This hike has something for everyone in terms of views: a nice little pond, meadows full of wildflowers, lake shore, distant mountain views and a walk through the woods. Plus there is a very possibility of animal sightings along the trail, particularly waterfowl and small mammals in the woods and near Storm Point. It is a short, easy hike, but well worth the hour or so it took us to complete the loop.
It was right around 11:30 when we pulled into the parking at the Storm Point trailhead (I think actually sort of the “overflow” parking area which is a little further away from Indian Pond). The weather was considerably warmer than this morning at Roosevelt, but still comfortable for a nice hike, probably around 80 degrees F. We were hiking under bright blue skies with a few fluffy, white clouds scattered over the mountains. The trail is a lollipop route. Once past Indian Pond, we went clockwise around the loop, so along the lakeshore first to Storm Point than back through the woods. The EveryTrail app on my phone showed our track to be 2.7 miles and it took us right at an hour to complete the hike.
I thought there was going t be a crowd on the trail based on the number of cars at the trailhead parking, but once we got past Indian Pond we had the trail mostly to ourselves (this has been a common theme for our hikes this trip). Perhaps the trail is more crowded earlier in the day with the Ranger-led hike. There were several folks out enjoying the wildflowers in the meadow adjacent to Indian Pond; it was another explosion of color along this stretch of the trail. Purple and blue were the primary hues in this area with highlights of yellow and white.
When we reached the split in the trail we took the left fork which took us directly to the lake shore along Mary Bay. The midday sun was a little harsh but the views across the lake to the distant mountains were still quite lovely. There was a large flotilla of Barrow’s Goldeneyes bobbing in the water near the shore. The trail mostly stayed along the edge of the bay but well above the water for most of the part of the hike. As I recall, the point where the trail first reaches lake is at water level and there is one stream crossing on a small bridge, but for the most part the trail is 15 feet or so above the lake surface with an abrupt drop to the water. Once across the little creek, the trail turns south through the woods but along the water’s edge. We saw a few chipmunks and squirrels foraging amongst the pine trees.
The trail turns inland for a short stretch before breaking out of the trees into another wildflower filled meadow just short of Storm Point. This was the highlight area of the hike, the part of the trail around this open area and out to Storm Point. Lovely views across the lake to the south and east, more amazing wildflowers and a few marmots out sunning themselves. The only folks we saw out here was an older couple, park volunteers, who were having a picnic at the point and taking a break from their trail maintenance chores. We chatted with this briefly while enjoying the views from Storm Point and then continued on our way around the loop. The return trail through the woods is actually sort of dull, at least at this time of day. It is a nice walk through a stand of lodgepole pines and there were scores of downed trees (that’s why the volunteers back at Storm Point at a chainsaw). There is probably a lot of bird activity here at the right time of day, but at noon not so much.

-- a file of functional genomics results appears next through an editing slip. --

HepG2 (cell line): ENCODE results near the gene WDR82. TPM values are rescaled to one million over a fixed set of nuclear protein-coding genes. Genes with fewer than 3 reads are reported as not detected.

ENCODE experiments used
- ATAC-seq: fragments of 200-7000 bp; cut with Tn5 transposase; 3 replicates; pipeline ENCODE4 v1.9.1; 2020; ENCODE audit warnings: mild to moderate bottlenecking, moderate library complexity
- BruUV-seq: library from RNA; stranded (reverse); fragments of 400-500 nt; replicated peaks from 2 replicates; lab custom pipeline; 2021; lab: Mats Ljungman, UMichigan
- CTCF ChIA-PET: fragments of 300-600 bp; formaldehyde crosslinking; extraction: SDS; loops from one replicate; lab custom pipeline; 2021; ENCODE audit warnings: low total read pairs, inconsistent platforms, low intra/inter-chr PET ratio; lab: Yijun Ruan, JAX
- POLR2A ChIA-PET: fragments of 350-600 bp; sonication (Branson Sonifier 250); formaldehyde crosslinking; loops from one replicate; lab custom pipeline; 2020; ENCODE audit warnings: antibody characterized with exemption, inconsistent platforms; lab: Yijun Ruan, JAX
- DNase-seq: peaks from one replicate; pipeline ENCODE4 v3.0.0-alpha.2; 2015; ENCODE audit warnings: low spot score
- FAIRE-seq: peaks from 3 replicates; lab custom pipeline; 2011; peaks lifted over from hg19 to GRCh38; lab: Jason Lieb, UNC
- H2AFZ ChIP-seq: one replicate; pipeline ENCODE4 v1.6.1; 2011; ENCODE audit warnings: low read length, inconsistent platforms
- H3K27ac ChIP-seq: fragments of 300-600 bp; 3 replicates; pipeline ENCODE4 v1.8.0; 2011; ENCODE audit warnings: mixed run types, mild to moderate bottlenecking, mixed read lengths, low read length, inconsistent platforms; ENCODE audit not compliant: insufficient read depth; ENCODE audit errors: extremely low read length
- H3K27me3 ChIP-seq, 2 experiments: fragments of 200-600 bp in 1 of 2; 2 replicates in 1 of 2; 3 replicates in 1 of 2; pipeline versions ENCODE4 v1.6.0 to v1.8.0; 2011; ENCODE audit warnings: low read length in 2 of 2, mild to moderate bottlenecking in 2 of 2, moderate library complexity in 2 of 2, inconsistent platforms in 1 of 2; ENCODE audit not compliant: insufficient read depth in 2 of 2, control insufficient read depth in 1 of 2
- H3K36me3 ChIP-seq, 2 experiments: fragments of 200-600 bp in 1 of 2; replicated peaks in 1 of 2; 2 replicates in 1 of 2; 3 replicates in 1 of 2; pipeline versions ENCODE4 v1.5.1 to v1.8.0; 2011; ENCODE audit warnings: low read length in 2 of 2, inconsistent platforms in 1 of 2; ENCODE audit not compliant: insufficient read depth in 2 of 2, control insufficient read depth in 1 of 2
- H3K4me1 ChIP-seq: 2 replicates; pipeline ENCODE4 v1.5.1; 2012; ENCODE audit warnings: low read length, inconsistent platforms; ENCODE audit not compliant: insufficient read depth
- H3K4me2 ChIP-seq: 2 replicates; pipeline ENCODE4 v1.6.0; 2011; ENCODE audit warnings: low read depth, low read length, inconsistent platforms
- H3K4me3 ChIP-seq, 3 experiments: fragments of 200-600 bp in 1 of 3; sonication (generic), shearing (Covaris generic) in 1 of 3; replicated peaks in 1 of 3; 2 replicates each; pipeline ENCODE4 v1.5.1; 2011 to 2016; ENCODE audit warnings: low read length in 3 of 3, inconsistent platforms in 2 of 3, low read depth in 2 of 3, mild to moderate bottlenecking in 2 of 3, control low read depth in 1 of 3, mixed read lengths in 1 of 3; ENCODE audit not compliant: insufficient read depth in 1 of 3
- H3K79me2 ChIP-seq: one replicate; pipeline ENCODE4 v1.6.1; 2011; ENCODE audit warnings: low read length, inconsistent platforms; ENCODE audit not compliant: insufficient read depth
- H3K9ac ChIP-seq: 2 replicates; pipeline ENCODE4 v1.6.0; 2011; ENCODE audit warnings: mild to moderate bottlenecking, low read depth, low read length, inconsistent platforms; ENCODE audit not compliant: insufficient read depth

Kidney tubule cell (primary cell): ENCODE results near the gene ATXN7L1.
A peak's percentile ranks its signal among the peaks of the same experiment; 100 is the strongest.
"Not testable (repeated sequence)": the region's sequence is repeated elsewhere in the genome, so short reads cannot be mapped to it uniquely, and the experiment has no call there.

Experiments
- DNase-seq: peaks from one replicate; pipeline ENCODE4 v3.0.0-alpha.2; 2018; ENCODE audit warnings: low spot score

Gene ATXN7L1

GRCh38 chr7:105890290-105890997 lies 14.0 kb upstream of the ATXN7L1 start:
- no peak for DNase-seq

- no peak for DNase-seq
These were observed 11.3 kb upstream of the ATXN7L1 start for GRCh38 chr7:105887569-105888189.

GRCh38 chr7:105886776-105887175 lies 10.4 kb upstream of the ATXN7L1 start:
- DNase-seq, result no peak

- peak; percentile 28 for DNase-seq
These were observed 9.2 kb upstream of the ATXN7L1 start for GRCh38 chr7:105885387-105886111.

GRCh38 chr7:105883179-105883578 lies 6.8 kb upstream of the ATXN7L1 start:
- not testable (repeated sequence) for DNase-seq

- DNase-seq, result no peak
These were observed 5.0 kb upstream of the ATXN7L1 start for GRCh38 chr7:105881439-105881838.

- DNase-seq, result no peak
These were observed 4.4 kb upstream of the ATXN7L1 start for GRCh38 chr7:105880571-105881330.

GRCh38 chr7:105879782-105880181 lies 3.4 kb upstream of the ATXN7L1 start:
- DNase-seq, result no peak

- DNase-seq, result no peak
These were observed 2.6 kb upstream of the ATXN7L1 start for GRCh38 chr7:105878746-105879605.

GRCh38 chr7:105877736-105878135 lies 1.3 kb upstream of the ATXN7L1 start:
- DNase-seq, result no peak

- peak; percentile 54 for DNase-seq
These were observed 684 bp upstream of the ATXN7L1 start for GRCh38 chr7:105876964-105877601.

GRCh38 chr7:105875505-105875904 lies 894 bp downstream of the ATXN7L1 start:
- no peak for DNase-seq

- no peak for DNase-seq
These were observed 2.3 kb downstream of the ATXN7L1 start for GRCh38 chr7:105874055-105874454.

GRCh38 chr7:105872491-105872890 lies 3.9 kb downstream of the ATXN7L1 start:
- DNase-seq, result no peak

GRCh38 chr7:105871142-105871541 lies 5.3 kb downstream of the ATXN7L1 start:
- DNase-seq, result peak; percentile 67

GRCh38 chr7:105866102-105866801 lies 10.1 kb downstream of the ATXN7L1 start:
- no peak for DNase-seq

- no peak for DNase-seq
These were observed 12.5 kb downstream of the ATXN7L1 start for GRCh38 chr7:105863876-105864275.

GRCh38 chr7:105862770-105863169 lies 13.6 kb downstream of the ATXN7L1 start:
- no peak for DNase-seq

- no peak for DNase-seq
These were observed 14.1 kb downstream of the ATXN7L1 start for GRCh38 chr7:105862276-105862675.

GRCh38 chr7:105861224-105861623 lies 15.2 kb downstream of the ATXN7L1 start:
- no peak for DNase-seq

The trail again emerges back into the wildflower coated meadow next to Indian Pond. There were a couple of folks with an elaborate camera setup taking close-ups of the flora. They were focusing (no pun intended) on an odd looking thistle looking plant. Lynn also thought this was an interesting specimen that we later found out was Elk Thistle. We enjoyed our walk through the field of flowers, snapped a few more photos and headed back to the trailhead. Again there were more folks in this meadow than anywhere else along the trail; why not, it was a beautiful sight with the flowers, the pond, the blue sky and white clouds and the distant backdrop of the mountains. What’s not to like.
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